Richard Mackson-US PRESSWIRE
It tolls for the B1G
The SEC can claim every championship, dominate every bowl and obliterate every attendance record. It can squeeze every last stinking cent from television networks. If you want to mark the precise moment the Confederate flag was planted on the back of the lumbering, wheezing remnants of the Big Ten, this is it.
Bret Bielema to Arkansas is not just the SEC beating the Big Ten on the field, or in some nebulous arms race. It's beating the Big Ten for the heart of its prize-winning meathead.
It's not just, like, wow I didn't see that coming. By any prevailing assumption about what motivates a coach to move from one job to another job, Bret Bielema to Arkansas makes no sense. If you could convert those assumptions into some kind of equation, this move would amount to less than zero. It makes negative sense. Bret Bielema is a Big Ten lifer: Born in Illinois, played at Iowa, graduated from Iowa, coached at Iowa, has an Iowa tattoo on his leg. His mentors were Big Ten lifers. Hayden Fry recruited and coached Bielema as a Hawkeye, gave him his first job as a graduate assistant and promoted him to his first full-time job. He coached at Wisconsin before he was promoted to replace his outgoing boss, Barry Alvarez, by his outgoing boss, who remained his boss for several more years.
And of course, he won at Wisconsin. Hell, he won big at Wisconsin, which is not exactly a given, historically. With Saturday's grisly splattering of Nebraska in the Big Ten Championship Game, the Badgers are on their way to their third consecutive Rose Bowl as conference champions. Only one other Big Ten coach (Kirk Ferentz at Iowa) has been at his current school longer. His vintage, between-the-tackles philosophy has paid continued paying off in Madison – and pretty much only in Madison – with an offense that consistently ranks at or near the top of the conference and turns random three-star farm boys into colossal NFL draft picks on an annual basis. He's under contract for more than $2.5 million a year through 2017. Right now, with Ohio State and Penn State in flux and Nebraska and Michigan still clawing their way out of the Dark Ages, Bielema's program is the Big Ten gold standard for stability and traditional Midwestern muscle.
Bret Bielema has no professional connection to Arkansas or the South. Arkansas has never won anything in the SEC. It is much further behind its peers than Wisconsin in terms of resources and recruiting base. The Razorbacks' last three head coaches have all been fired under increasingly sordid circumstances. Crazy Wisconsin fans have a beer or six too many. Crazy Arkansas fans come after your phone records.
So what, he's bored earning millions of dollars for winning championships and going to the Rose Bowl? No. At age 42, the only reason Bret Bielema would leave Wisconsin for Arkansas, the single factor that could conceivably convince him to leave the most stable, enviable seat in the conference that raised him, is that he considers a middle-of-the-pack SEC job a step up from the top of the Big Ten. No doubt he'll frame the decision as " a new challenge," or something along those lines, but implicit in that is the assumption that it will be a greater challenge. That getting Arkansas to the top – over Alabama, LSU and now Texas A&M in the division, and Florida, Georgia and South Carolina in the other – is the next logical step for someone who has proven his mettle against Ohio State, Michigan and Nebraska. From rubbing shoulders with Meyer, Hoke and Pelini to chasing recruits with Saban, Miles and Spurrier. Yessir, Bret Bielema is moving up in the world.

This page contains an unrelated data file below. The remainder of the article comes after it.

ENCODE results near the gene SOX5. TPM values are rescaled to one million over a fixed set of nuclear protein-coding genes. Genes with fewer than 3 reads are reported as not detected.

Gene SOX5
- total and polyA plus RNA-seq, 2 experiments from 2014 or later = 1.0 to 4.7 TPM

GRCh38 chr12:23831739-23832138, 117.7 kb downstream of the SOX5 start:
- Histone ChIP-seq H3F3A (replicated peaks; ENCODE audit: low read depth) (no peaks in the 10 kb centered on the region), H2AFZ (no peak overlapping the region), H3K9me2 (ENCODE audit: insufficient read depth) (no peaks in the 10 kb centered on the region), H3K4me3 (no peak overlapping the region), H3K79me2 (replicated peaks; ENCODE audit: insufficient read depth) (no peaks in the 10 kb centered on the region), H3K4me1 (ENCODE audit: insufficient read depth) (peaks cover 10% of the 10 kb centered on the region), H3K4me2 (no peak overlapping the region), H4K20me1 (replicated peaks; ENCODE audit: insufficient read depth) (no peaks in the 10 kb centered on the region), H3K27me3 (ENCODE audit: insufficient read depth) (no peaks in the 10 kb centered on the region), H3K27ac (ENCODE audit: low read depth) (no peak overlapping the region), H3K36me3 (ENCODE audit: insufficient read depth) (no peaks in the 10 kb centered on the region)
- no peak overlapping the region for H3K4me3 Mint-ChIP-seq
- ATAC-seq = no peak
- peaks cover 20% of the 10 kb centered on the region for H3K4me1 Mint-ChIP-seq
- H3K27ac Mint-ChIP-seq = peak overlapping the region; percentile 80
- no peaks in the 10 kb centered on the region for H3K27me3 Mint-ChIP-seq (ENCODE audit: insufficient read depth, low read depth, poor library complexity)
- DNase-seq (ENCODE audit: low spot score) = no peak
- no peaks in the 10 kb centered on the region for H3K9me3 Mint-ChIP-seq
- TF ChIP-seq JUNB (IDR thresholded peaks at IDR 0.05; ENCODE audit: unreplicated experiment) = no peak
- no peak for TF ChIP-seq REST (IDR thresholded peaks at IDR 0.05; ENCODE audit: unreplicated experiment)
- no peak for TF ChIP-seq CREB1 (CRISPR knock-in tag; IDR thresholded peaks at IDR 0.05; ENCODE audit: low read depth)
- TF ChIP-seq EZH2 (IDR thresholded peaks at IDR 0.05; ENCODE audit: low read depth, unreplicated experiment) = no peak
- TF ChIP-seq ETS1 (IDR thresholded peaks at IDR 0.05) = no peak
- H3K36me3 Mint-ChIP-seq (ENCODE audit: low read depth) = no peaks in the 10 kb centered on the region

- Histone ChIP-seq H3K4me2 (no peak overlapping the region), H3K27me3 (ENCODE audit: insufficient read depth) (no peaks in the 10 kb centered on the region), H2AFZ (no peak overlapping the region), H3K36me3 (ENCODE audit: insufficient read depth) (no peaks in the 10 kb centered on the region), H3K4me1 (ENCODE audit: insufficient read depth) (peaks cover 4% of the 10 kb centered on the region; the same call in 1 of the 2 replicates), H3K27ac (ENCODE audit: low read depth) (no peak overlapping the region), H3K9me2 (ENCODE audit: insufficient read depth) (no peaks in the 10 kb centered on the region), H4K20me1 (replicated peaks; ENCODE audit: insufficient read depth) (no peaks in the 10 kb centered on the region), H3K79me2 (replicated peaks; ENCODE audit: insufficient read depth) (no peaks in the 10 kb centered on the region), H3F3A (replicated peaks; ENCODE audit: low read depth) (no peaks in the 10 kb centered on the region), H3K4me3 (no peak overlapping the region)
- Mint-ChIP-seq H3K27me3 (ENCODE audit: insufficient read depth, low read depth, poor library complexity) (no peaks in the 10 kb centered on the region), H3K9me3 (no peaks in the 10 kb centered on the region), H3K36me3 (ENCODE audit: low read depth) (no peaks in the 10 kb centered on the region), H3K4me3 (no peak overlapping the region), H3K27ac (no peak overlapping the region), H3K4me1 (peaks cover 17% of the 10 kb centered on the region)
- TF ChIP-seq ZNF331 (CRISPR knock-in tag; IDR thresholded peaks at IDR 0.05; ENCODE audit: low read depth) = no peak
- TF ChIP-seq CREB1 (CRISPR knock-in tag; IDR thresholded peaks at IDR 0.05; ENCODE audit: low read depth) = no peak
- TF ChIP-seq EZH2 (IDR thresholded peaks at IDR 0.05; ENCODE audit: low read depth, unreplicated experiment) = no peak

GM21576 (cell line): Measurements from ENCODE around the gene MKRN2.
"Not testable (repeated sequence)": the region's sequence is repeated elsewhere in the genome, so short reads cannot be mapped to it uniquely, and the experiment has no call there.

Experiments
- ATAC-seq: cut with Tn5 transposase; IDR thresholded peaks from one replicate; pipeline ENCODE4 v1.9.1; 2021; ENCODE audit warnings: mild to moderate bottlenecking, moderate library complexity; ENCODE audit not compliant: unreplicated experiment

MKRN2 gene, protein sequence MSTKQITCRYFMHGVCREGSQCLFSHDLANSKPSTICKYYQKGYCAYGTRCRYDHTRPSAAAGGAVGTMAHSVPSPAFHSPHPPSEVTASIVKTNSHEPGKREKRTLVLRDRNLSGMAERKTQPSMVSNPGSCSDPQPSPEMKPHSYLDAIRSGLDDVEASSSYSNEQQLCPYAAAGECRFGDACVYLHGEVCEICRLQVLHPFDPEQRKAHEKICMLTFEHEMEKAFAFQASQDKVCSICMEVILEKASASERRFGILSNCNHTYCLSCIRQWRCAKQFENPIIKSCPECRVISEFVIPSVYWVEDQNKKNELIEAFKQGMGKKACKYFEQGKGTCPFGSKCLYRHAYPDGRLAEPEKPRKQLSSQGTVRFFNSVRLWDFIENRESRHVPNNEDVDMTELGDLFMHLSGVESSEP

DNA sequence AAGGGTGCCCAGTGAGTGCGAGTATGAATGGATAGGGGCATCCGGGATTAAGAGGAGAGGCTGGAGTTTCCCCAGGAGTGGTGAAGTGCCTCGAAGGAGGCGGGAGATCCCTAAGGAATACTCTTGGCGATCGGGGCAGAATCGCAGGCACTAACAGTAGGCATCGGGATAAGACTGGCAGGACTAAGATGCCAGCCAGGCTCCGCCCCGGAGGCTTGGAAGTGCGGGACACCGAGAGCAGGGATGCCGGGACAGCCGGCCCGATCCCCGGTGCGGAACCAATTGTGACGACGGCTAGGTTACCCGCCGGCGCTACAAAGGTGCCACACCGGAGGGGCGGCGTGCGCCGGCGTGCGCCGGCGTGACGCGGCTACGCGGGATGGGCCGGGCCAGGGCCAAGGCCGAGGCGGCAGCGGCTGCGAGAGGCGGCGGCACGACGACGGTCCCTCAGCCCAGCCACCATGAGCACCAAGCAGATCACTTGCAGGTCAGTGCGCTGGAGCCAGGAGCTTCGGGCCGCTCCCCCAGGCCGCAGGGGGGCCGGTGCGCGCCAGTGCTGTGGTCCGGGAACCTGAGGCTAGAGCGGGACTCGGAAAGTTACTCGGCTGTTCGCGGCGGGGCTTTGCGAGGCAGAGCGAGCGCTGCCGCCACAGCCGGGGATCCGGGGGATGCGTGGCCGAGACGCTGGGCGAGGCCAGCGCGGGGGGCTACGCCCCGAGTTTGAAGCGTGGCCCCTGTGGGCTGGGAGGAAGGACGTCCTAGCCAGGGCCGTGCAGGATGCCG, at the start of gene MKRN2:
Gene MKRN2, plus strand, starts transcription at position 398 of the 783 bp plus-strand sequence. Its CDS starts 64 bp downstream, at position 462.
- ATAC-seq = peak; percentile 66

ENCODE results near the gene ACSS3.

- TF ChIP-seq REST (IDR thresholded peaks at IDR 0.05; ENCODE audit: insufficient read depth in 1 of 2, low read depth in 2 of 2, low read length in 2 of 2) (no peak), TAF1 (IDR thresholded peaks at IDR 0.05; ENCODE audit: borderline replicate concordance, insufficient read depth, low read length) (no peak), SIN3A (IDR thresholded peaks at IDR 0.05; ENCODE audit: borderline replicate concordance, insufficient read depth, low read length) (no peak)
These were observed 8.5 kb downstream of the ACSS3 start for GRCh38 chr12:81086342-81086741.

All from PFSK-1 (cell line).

Here is a coach who took his current job in a year, 2006, defined largely by the Big Ten's strength: Ohio State spent the entire regular season rank No. 1, Michigan spent most of its ranked No. 2, and the conference took concrete steps toward making its nascent game-changer, the Big Ten Network, a reality; it was so crowded at the top, there wasn't even room for the 11-1, 6th-ranked Badgers in the newly expanded BCS. Six years and eight BCS losses later, Bielema just saw 12-0 Ohio State ignored in the Associated Press and computer polls not only because of NCAA sanctions, but also (perhaps mainly) because of questions about its schedule in a league plagued by its reputation for inveterate weakness. Five times in seven years, an SEC team has made the BCS Championship Game with at least one loss, a practical impossibility in the Big Ten.
Under the new playoff format en route in 2014, the SEC has a very good shot at placing two teams in the four-team bracket almost every year; had the same format been in place the last two years, the Big Ten would have placed zero. The SEC just added a team that can reliably fill an 80,000-seat stadium, won 10 games in its first year in the conference and is about to produce the first freshman Heisman winner. The Big Ten just added Maryland and Rutgers and pledged to bail out their foundering budget sheets.
For a coach whose ultimate goal is a national championship, the SEC is the conference that offers that opportunity – even, apparently, at a school that has not come close to a national crown since in two decades in the fold. If Bret Bielema is grasping at straws to get out of the Big Ten, who is trying to get in?